REPUBLIKA.CO.ID, WASHINGTON DC - A US official said a North Korean rocket due to be launched next month might affect an area between Australia, Indonesia and the Philippines, BBC reported on Saturday. US Assistant Secretary of State, Kurt Campbell, was reported to have asked the three countries to condemn the launch.
Pyongyang said last week that the launch -between 12 and 16 April- would mark the 100th birthday of its late Great Leader Kim Il-sung. The country said the rocket would take a new southern trajectory instead of a previous route east over Japan. Japan is readying anti-missile defences around the southern islands of Okinawa, which could be under the flight path.
North Korea said the rocket was intended to put a satellite in space, but the US and others said the launch was a cover for a long-range missile test - a potential delivery system for nuclear weapons.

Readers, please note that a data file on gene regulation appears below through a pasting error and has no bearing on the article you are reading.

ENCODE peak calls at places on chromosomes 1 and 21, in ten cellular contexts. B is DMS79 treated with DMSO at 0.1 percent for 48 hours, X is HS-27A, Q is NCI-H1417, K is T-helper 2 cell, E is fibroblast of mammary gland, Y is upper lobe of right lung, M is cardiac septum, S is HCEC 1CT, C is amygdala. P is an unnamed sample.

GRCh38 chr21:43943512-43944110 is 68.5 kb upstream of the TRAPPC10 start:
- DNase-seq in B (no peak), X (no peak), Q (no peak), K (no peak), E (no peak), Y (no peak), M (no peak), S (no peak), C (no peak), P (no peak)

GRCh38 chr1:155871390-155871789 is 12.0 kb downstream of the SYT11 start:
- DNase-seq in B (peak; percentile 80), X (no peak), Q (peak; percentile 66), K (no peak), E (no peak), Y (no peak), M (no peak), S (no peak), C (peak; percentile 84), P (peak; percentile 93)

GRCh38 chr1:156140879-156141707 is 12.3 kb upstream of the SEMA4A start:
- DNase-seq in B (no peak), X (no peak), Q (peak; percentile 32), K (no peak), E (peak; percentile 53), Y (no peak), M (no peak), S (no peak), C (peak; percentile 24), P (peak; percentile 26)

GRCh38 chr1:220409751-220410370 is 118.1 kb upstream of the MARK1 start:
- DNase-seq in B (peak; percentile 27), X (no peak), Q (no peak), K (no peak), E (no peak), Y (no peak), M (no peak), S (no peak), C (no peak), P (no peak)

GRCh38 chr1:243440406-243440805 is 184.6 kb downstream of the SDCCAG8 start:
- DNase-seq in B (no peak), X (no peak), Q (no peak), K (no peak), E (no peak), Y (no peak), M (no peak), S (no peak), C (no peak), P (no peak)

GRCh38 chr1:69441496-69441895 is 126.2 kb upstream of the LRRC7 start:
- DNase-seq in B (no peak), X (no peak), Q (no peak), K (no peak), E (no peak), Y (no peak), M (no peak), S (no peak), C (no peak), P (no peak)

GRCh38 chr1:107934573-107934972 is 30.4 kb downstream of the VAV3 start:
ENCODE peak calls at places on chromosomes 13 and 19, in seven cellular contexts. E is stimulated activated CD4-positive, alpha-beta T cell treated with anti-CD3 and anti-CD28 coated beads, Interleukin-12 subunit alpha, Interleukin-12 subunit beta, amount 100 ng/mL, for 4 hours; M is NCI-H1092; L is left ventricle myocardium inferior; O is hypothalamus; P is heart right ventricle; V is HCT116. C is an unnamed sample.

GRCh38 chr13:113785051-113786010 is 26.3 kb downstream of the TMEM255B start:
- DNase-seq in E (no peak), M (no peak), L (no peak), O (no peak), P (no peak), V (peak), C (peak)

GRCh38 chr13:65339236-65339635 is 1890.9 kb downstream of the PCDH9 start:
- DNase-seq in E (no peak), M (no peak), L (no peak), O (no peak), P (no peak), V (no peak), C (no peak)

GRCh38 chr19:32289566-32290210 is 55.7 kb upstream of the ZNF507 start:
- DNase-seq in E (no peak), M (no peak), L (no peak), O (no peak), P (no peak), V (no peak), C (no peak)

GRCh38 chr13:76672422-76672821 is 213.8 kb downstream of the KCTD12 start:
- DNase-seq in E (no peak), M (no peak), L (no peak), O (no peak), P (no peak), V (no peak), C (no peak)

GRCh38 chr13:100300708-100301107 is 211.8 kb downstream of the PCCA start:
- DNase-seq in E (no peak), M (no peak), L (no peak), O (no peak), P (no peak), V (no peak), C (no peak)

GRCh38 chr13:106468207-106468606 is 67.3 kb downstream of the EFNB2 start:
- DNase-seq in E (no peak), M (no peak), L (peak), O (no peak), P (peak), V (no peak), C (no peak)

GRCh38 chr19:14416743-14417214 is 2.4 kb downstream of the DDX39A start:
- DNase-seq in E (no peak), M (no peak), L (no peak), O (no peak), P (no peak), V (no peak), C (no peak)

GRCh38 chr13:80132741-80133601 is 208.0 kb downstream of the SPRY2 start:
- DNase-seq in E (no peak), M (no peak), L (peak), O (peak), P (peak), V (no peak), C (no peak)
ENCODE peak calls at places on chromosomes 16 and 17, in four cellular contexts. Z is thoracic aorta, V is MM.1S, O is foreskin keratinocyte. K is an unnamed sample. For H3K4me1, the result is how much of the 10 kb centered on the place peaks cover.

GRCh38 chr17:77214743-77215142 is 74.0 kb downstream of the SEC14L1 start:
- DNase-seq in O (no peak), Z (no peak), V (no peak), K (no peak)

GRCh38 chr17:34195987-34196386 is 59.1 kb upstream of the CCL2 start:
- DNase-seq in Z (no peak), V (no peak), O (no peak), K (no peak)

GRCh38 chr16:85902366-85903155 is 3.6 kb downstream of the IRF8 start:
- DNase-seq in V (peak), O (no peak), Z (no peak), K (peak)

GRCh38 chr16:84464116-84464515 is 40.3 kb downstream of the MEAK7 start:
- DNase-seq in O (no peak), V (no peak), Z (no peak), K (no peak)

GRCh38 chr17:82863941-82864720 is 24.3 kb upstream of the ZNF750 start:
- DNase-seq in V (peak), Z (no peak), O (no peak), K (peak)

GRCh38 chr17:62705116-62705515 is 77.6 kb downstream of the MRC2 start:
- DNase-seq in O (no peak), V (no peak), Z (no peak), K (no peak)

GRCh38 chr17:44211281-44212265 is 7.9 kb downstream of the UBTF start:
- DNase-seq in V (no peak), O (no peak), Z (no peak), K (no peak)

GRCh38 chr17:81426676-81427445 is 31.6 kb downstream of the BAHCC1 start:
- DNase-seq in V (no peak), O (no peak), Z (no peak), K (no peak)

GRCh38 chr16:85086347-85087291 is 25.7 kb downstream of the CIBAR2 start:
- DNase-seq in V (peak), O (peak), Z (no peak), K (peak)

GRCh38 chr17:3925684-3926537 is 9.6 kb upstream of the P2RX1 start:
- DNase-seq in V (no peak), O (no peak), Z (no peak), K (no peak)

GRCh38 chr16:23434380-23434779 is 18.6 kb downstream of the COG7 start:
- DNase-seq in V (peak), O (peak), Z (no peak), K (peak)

The launch is expected to dominate a security summit on Monday in the South Korean capital Seoul, which will be attended by US President Barack Obama. Australia's Sydney Morning Herald said Mr Campbell had briefed Australian Foreign Minister Bob Carr on Friday on the rocket's southward trajectory.
"If the missile test proceeds as North Korea has indicated, our judgment is that it will impact in an area roughly between Australia, Indonesia and the Philippines," the paper quoted Mr Campbell as saying. "We have never seen this trajectory before. We have weighed into each of these countries and asked them to make clear that such a test is provocative and this plan should be discontinued."